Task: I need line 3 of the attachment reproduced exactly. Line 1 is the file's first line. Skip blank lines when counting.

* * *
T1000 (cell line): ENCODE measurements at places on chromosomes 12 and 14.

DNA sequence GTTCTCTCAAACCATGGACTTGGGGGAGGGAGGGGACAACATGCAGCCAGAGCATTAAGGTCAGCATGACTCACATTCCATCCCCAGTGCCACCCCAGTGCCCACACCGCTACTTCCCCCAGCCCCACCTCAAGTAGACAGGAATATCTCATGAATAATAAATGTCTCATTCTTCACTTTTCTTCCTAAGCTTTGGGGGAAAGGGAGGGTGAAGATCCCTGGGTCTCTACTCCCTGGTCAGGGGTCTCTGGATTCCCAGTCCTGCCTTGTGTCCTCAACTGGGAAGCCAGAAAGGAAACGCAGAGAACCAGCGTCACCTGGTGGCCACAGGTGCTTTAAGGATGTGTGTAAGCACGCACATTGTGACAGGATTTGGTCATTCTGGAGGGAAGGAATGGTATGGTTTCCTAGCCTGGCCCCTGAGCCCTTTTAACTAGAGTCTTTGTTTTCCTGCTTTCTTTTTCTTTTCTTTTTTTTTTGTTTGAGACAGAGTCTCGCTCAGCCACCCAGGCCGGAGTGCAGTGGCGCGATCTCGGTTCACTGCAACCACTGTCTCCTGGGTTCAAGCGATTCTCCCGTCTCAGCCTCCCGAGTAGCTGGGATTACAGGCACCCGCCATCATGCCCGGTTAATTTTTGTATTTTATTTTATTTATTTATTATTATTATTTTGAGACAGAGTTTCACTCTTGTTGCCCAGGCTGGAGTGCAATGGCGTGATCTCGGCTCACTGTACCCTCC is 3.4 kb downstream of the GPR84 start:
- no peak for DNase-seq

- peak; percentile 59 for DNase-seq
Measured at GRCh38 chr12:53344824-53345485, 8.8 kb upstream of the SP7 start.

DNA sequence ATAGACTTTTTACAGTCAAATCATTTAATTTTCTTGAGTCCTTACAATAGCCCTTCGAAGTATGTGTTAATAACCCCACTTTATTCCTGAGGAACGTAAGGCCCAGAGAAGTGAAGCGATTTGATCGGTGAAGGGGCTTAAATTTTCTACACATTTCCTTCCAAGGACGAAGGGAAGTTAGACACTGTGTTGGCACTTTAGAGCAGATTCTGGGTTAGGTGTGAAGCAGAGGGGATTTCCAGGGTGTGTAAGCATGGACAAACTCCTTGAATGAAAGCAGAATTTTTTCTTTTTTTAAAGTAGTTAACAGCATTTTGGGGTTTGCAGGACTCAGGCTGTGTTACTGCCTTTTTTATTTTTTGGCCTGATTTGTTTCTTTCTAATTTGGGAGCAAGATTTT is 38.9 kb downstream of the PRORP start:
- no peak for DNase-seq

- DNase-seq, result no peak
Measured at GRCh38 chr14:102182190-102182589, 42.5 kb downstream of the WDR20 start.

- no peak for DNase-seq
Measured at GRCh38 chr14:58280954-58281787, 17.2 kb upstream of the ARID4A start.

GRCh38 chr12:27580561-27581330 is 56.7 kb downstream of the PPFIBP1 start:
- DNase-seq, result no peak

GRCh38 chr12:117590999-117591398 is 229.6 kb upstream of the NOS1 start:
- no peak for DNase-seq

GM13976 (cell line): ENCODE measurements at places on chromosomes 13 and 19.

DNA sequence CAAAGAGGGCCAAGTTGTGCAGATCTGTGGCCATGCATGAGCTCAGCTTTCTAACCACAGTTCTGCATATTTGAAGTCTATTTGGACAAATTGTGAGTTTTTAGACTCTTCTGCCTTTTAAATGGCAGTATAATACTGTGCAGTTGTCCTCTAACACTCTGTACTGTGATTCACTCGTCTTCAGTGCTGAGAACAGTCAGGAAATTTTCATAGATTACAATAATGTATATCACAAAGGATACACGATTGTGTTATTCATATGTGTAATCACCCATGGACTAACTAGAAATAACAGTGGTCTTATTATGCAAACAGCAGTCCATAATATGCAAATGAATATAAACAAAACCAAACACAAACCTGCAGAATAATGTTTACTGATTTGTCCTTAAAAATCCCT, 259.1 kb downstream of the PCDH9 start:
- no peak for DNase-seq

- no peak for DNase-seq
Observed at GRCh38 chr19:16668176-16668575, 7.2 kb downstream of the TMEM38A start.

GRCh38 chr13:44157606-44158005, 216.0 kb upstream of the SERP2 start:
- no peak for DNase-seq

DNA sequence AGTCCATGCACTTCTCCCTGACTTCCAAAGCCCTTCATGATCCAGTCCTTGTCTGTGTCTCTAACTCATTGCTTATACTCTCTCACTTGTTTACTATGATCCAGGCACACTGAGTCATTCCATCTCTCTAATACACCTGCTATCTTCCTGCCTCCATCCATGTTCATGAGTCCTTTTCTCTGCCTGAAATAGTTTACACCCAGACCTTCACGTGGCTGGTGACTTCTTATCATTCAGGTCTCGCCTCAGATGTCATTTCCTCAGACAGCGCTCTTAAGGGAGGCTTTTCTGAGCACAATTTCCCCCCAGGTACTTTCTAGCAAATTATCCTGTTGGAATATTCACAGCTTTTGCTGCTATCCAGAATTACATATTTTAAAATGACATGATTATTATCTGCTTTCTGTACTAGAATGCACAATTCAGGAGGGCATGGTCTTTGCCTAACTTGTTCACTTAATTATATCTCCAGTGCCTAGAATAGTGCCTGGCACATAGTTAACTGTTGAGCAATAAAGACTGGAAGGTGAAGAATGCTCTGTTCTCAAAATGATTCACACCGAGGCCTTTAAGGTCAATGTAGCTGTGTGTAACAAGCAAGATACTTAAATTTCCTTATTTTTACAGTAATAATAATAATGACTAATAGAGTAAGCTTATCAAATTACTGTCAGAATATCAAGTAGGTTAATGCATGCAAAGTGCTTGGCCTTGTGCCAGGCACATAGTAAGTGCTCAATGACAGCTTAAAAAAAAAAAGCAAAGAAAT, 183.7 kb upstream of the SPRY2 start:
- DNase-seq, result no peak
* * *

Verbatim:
- no peak for DNase-seq